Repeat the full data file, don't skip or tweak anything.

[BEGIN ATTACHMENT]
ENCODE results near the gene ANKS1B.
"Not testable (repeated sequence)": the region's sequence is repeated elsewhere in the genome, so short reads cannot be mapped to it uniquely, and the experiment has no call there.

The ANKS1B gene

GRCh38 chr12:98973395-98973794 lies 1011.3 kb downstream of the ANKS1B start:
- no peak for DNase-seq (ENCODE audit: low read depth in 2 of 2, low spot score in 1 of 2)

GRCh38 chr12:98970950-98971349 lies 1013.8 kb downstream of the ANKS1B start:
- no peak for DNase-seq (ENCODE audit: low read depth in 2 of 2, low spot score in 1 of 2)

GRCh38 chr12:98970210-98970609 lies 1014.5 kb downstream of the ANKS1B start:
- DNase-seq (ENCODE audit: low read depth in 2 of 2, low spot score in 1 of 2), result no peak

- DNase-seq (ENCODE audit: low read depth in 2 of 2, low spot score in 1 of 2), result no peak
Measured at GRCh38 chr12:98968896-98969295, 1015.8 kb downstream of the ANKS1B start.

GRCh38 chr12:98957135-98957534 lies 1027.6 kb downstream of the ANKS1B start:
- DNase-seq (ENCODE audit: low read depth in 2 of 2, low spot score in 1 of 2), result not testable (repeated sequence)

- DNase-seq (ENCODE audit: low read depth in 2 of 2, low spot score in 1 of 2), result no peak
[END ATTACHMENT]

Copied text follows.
ENCODE results near the gene ANKS1B.
"Not testable (repeated sequence)": the region's sequence is repeated elsewhere in the genome, so short reads cannot be mapped to it uniquely, and the experiment has no call there.

The ANKS1B gene

GRCh38 chr12:98973395-98973794 lies 1011.3 kb downstream of the ANKS1B start:
- no peak for DNase-seq (ENCODE audit: low read depth in 2 of 2, low spot score in 1 of 2)

GRCh38 chr12:98970950-98971349 lies 1013.8 kb downstream of the ANKS1B start:
- no peak for DNase-seq (ENCODE audit: low read depth in 2 of 2, low spot score in 1 of 2)

GRCh38 chr12:98970210-98970609 lies 1014.5 kb downstream of the ANKS1B start:
- DNase-seq (ENCODE audit: low read depth in 2 of 2, low spot score in 1 of 2), result no peak

- DNase-seq (ENCODE audit: low read depth in 2 of 2, low spot score in 1 of 2), result no peak
Measured at GRCh38 chr12:98968896-98969295, 1015.8 kb downstream of the ANKS1B start.

GRCh38 chr12:98957135-98957534 lies 1027.6 kb downstream of the ANKS1B start:
- DNase-seq (ENCODE audit: low read depth in 2 of 2, low spot score in 1 of 2), result not testable (repeated sequence)

- DNase-seq (ENCODE audit: low read depth in 2 of 2, low spot score in 1 of 2), result no peak